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Significance and Use
4.1 At one time the petroleum industry relied on measuring kinematic viscosity by means of the Saybolt viscometer, and expressing kinematic viscosity in units of Saybolt Universal Seconds (SUS) and Saybolt Furol Seconds (SFS). This practice is now obsolete in the petroleum industry.
4.2 This practice establishes the official equations relating SUS and SFS to the SI kinematic viscosity units, mm2/s.
4.3 This practice allows for the conversion between SUS and SFS units and SI units of kinematic viscosity.
1.1 This practice covers the conversion tables and equations for converting kinematic viscosity in mm2/s at any temperature to Saybolt Universal viscosity in Saybolt Universal seconds (SUS) at the same temperature and for converting kinematic viscosity in mm2/s at 122 °F and 210 °F (50 °C and 98.9 °C) to Saybolt Furol viscosity in Saybolt Furol seconds (SFS) at the same temperatures. Kinematic viscosity values are based on water being 1.0034 mm2/s (cSt) at 68 °F (20 °C).
1.2 If a method other than Test Method is used to generate the kinematic viscosity data, apply appropriate relative-bias correction factors as found in the precision section of that method, before performing the calculations of this practice.
Note 1: The equations in were originally empirically derived using data from both and the Saybolt viscometer method. Therefore, it is conceivable that an error could result if the kinematic viscosities used are not bias-corrected to results. It is recommended that kinematic viscosity be reported in millimetres squared per second, instead of Saybolt Universal Seconds (SUS) or Saybolt Furol Seconds (SFS). This method is being retained for the purpose of calculation of kinematic viscosities from SUS and SFS data that appear in past literature. One millimetre squared per second (mm2/s) equals one centistoke (cSt), which is another unit commonly found in older literature.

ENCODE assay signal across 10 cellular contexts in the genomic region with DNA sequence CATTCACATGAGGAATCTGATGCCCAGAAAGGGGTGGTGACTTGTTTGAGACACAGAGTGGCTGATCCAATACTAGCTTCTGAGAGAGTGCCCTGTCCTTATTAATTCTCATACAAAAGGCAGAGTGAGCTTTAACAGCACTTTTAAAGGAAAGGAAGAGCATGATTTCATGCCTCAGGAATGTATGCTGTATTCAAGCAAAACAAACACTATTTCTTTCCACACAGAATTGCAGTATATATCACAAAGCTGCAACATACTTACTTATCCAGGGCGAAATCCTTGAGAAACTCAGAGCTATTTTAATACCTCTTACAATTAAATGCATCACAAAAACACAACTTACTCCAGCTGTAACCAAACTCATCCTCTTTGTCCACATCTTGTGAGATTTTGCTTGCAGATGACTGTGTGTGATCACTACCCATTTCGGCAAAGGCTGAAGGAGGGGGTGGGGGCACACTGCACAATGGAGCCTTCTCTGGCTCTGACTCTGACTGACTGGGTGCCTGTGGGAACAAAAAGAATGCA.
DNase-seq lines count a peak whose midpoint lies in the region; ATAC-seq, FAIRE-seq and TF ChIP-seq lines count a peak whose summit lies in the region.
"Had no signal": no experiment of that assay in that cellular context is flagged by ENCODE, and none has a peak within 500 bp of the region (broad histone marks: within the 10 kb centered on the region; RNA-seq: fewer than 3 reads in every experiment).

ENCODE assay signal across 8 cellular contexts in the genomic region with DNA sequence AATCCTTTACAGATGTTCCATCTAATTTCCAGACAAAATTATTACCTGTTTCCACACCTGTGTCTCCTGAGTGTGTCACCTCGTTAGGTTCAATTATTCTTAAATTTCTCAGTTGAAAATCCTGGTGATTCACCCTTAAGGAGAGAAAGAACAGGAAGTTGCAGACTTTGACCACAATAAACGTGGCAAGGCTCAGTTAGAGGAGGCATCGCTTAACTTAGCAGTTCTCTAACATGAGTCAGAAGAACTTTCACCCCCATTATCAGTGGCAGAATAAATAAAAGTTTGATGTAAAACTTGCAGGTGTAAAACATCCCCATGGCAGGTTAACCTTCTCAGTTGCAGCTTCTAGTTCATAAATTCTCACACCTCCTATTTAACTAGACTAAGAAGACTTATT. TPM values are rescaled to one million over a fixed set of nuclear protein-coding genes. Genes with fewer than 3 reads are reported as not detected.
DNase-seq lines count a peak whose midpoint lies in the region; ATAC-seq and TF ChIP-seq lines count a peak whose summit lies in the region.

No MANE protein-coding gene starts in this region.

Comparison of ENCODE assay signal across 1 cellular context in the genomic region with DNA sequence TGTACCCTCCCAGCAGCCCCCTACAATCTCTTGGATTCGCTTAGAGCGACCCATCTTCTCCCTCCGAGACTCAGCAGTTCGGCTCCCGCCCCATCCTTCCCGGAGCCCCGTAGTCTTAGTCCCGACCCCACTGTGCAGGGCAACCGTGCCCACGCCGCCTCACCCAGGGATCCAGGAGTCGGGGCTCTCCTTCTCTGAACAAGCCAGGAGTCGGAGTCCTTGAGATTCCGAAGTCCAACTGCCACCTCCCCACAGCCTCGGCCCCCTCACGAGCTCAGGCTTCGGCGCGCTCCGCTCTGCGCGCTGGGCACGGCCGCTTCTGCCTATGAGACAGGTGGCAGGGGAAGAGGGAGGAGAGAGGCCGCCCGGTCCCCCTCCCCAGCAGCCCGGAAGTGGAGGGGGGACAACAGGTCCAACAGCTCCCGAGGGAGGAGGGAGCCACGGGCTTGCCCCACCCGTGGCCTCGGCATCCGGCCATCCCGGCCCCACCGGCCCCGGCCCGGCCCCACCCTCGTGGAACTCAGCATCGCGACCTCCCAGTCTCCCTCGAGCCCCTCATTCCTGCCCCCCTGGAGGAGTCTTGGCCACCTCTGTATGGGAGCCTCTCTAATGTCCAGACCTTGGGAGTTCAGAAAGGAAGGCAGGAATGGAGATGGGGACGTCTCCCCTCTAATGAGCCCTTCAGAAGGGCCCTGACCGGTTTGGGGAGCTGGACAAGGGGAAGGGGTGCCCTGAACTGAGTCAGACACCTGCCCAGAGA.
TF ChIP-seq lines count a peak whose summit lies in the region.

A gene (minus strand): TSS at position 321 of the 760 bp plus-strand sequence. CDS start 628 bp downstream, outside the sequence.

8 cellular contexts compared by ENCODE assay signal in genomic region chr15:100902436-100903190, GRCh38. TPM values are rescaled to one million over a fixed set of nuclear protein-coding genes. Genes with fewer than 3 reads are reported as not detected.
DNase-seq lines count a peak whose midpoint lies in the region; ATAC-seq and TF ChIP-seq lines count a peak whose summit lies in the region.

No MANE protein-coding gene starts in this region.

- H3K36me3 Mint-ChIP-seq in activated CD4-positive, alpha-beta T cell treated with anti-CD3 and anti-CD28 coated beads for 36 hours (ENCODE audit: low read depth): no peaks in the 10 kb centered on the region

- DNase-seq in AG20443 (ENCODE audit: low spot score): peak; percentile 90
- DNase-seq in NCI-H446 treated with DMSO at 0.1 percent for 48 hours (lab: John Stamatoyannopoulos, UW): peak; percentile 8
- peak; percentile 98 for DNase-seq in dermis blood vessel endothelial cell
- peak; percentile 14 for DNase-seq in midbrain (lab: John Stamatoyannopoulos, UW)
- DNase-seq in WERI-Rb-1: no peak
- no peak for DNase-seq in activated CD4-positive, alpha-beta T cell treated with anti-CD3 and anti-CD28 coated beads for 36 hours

1.3 The values stated in SI units are to be regarded as the standard. The values given in parentheses are provided for reference information purposes only. The SI unit of kinematic viscosity is mm2/s.
1.3.1 Exception—Fahrenheit temperature units are used in this practice because they are accepted by industry for the type of legacy conversions described in this practice.
1.4 This standard does not purport to address all of the safety concerns, if any, associated with its use. It is the responsibility of the user of this standard to establish appropriate safety, health, and environmental practices and determine the applicability of regulatory limitations prior to use.
1.5 This international standard was developed in accordance with internationally recognized principles on standardization established in the Decision on Principles for the Development of International Standards, Guides and Recommendations issued by the World Trade Organization Technical Barriers to Trade (TBT) Committee.
2. Referenced Documents (purchase separately) The documents listed below are referenced within the subject standard but are not provided as part of the standard.
D445 Test Method for Kinematic Viscosity of Transparent and Opaque Liquids (and Calculation of Dynamic Viscosity)
D2270 Practice for Calculating Viscosity Index from Kinematic Viscosity at 40C and 100C
D7042 Test Method for Dynamic Viscosity and Density of Liquids by Stabinger Viscometer (and the Calculation of Kinematic Viscosity)
ICS Number Code 17.060 (Measurement of volume, mass, density, viscosity)
UNSPSC Code 15101500(Petroleum and distillates)
|Link to Active (This link will always route to the current Active version of the standard.)|
ASTM D2161-19, Standard Practice for Conversion of Kinematic Viscosity to Saybolt Universal Viscosity or to Saybolt Furol Viscosity, ASTM International, West Conshohocken, PA, 2019, www.astm.orgBack to Top